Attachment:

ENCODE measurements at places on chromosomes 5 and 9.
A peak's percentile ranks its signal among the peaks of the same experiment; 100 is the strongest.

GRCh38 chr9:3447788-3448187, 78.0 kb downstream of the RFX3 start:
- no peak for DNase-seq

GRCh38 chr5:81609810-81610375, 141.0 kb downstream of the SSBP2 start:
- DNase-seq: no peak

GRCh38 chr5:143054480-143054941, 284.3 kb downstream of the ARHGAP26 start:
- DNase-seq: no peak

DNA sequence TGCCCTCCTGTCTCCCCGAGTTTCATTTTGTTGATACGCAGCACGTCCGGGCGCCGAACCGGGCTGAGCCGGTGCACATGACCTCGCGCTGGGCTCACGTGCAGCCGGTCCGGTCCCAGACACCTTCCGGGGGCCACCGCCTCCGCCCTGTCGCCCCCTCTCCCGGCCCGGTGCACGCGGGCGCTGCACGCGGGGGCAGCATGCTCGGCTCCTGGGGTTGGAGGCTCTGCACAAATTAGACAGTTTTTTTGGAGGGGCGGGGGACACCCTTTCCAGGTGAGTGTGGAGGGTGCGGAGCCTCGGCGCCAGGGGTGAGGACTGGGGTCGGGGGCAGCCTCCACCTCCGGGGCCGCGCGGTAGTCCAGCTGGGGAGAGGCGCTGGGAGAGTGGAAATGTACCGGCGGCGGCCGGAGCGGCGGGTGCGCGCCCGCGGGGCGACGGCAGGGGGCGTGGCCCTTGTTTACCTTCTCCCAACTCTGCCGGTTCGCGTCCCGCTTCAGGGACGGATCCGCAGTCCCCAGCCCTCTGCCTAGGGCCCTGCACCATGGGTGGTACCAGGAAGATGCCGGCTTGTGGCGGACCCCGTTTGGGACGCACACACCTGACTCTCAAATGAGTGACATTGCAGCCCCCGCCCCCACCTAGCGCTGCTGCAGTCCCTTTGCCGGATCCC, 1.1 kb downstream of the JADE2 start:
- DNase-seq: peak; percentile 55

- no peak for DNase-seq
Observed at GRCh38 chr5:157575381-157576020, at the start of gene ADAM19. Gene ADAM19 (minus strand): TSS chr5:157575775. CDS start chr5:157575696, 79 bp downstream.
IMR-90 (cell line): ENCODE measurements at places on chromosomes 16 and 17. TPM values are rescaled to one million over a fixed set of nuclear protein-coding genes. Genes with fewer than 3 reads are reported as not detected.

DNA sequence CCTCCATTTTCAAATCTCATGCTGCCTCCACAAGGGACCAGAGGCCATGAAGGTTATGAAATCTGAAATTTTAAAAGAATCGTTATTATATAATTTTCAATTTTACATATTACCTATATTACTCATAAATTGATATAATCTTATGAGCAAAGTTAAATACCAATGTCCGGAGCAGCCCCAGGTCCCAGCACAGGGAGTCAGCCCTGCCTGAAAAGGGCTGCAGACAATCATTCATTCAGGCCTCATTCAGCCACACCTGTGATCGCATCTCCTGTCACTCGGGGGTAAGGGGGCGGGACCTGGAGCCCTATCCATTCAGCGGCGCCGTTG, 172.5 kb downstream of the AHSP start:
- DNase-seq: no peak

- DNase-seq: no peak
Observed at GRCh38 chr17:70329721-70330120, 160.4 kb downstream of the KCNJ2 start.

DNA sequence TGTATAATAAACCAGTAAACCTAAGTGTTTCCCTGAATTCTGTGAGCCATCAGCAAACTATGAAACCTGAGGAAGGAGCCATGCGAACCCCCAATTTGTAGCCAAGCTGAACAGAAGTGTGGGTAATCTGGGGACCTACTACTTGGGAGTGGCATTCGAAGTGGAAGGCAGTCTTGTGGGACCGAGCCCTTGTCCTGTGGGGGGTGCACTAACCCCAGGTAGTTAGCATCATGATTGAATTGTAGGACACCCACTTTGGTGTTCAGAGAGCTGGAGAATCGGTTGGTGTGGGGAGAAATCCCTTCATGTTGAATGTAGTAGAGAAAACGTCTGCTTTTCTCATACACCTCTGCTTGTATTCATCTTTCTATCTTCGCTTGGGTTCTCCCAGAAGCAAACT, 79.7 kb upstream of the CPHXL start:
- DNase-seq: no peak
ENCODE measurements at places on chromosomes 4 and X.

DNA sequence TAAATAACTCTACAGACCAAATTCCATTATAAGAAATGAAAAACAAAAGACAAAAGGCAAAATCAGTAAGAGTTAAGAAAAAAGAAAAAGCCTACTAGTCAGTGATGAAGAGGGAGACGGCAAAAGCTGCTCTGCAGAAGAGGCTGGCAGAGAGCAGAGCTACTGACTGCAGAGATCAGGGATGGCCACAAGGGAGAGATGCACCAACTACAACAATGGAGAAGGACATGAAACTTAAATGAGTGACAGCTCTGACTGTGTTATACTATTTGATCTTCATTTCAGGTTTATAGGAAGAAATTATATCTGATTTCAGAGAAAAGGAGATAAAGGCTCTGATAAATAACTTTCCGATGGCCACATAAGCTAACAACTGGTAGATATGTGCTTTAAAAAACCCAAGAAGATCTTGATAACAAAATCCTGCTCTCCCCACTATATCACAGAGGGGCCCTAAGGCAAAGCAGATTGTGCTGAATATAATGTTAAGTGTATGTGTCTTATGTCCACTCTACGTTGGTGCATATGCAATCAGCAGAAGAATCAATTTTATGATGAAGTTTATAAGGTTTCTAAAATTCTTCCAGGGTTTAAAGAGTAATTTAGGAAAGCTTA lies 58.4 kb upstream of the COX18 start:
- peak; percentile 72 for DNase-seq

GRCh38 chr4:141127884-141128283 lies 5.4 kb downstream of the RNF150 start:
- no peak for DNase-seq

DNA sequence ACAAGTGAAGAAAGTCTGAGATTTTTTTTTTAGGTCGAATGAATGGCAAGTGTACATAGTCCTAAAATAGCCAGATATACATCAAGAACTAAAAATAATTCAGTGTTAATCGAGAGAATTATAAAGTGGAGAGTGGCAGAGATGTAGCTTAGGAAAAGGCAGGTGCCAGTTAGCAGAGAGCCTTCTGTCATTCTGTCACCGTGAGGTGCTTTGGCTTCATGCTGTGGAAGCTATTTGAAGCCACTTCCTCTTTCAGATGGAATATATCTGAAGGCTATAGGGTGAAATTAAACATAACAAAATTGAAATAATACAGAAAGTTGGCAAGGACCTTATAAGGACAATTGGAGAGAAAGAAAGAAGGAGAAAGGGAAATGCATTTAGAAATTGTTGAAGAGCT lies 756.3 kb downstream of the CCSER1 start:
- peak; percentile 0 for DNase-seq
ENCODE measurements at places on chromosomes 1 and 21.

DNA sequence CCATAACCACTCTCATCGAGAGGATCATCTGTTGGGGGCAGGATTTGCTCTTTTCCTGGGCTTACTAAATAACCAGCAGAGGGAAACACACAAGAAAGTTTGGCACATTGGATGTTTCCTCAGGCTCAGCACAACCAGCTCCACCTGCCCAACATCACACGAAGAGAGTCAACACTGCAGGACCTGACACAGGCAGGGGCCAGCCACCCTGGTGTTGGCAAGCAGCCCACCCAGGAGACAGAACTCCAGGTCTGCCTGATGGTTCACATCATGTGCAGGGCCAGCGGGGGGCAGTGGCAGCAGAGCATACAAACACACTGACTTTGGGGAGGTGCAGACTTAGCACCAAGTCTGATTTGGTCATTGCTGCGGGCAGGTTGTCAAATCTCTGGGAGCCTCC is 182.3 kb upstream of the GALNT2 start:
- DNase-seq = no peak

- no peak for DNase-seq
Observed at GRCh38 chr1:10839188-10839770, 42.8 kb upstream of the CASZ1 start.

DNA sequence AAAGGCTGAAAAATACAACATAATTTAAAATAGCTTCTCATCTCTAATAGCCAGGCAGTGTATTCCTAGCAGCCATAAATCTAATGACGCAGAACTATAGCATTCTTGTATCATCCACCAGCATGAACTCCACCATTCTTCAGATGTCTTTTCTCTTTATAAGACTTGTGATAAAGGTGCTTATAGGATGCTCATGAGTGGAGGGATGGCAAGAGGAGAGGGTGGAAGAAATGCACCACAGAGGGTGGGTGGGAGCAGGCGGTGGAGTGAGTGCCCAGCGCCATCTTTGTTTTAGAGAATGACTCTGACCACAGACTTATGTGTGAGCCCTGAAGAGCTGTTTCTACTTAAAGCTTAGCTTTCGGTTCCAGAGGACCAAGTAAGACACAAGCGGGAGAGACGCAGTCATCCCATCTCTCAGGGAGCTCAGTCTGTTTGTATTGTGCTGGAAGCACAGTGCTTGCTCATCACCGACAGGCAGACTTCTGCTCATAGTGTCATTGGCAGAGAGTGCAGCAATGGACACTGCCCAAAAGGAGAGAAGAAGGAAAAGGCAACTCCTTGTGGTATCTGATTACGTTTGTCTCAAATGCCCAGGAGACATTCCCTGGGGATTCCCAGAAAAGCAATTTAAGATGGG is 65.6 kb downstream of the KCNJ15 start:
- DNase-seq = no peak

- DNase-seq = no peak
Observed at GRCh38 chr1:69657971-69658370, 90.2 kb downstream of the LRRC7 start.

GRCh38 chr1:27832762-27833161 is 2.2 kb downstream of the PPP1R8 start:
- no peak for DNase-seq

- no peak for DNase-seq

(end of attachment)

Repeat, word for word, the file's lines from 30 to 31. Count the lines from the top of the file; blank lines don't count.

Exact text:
- no peak for DNase-seq
Observed at GRCh38 chr1:10839188-10839770, 42.8 kb upstream of the CASZ1 start.